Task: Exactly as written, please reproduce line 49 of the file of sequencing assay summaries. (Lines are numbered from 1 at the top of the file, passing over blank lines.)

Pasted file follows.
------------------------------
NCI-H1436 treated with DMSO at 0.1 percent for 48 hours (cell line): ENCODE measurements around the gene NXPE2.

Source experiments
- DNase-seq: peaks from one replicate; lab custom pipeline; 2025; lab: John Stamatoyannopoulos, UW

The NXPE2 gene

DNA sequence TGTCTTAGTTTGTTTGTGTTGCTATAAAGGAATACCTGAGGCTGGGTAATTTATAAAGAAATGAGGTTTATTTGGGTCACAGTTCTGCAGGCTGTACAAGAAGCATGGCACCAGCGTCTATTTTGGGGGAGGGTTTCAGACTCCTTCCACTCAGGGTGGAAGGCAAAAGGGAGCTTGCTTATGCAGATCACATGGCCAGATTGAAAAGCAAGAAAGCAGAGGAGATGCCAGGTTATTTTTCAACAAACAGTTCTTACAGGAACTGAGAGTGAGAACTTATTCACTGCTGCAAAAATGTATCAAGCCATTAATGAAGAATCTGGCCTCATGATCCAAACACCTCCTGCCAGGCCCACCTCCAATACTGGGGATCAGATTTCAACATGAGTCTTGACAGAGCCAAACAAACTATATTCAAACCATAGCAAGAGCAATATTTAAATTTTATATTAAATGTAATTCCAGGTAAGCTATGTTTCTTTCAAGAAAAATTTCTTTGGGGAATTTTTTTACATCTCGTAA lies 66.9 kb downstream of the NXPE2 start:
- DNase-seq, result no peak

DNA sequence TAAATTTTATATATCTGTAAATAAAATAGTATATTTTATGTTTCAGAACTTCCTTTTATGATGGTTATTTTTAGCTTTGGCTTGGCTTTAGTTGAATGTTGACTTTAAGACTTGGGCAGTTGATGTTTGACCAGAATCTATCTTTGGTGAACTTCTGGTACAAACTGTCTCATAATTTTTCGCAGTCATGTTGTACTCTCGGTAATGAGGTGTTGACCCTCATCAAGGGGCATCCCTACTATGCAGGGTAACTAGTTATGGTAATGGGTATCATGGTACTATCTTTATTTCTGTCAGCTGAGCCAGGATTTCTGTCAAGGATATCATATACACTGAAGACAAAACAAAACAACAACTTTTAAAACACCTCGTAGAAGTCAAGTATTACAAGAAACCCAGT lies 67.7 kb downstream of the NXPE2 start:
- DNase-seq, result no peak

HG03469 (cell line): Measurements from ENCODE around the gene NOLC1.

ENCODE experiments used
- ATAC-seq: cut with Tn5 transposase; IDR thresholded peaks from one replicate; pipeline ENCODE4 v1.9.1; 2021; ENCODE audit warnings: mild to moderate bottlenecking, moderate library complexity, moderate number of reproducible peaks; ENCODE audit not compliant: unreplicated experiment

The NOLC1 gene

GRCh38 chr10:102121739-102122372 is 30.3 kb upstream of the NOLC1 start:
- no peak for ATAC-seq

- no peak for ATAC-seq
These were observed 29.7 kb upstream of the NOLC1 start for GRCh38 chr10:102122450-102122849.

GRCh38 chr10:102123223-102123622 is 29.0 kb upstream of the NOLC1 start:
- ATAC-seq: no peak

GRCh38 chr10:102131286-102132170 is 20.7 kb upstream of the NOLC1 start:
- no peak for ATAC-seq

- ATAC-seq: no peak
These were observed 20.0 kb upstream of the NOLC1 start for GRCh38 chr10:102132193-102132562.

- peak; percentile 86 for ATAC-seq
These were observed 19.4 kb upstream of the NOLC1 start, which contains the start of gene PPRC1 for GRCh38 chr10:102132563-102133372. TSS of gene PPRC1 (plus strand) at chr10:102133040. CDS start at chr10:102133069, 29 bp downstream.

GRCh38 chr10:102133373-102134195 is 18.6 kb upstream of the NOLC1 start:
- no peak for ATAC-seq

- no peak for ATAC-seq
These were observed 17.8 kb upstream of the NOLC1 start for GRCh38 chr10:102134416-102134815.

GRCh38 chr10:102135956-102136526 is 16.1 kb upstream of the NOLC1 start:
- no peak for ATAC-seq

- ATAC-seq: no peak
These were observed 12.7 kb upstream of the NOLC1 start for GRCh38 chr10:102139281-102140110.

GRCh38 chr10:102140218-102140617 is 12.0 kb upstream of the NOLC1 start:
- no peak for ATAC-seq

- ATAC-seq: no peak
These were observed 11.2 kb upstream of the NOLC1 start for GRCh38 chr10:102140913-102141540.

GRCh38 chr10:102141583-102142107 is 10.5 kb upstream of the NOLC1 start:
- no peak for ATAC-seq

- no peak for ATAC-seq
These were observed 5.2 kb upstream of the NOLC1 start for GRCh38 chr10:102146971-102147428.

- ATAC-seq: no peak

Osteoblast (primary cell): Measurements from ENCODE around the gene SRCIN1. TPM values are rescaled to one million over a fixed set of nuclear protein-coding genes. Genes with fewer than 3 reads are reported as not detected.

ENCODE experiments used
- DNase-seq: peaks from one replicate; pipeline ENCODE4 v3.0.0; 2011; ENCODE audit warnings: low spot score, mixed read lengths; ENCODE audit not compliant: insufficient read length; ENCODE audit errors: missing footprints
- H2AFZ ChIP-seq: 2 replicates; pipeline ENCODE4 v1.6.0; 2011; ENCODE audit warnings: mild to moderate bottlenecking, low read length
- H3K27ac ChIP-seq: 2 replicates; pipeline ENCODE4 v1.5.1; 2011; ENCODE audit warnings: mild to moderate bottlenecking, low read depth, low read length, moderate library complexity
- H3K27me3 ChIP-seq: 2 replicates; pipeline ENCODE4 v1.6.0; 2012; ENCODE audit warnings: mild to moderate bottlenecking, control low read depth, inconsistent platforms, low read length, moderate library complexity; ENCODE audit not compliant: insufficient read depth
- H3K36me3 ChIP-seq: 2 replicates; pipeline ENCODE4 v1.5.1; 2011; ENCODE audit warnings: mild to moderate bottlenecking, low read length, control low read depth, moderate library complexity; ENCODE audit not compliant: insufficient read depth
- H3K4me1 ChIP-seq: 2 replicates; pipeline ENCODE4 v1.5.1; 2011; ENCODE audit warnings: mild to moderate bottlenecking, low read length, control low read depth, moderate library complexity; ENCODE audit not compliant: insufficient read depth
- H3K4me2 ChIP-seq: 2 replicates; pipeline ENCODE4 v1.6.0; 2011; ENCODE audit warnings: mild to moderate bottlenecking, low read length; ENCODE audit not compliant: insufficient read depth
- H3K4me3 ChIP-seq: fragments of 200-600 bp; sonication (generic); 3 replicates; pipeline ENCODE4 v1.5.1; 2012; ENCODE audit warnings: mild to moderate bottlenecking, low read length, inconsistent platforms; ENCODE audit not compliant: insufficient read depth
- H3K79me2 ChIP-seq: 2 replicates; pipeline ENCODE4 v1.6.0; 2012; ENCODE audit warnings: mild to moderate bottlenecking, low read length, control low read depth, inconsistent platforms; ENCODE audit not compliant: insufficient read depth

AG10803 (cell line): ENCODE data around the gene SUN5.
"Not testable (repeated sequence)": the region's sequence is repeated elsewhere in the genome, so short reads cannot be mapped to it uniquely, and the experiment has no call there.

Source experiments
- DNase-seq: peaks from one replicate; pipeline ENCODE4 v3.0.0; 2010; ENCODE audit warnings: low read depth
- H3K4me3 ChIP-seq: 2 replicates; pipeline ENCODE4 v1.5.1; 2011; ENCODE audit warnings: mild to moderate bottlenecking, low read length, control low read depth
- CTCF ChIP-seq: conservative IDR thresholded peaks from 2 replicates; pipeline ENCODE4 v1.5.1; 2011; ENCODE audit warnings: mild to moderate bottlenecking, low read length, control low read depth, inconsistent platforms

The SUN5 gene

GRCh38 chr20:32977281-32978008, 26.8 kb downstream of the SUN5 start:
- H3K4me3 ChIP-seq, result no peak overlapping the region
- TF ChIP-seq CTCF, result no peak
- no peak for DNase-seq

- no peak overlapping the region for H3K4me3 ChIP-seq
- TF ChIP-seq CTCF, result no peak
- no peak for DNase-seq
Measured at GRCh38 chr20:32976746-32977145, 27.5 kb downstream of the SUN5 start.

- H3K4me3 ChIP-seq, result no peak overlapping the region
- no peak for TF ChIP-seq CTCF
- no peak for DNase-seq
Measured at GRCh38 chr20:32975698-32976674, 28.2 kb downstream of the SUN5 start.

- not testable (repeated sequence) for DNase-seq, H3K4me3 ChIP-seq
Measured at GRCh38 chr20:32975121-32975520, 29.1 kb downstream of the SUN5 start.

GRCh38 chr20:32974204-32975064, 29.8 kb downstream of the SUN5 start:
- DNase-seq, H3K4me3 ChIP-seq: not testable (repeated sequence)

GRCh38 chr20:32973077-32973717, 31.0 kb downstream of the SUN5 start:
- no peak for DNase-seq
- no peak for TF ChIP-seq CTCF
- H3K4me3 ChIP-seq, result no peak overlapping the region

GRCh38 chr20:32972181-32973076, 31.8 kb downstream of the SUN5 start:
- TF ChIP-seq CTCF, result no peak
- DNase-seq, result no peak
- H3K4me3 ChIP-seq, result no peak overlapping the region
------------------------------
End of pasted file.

- H3K4me1 ChIP-seq: 2 replicates; pipeline ENCODE4 v1.5.1; 2011; ENCODE audit warnings: mild to moderate bottlenecking, low read length, control low read depth, moderate library complexity; ENCODE audit not compliant: insufficient read depth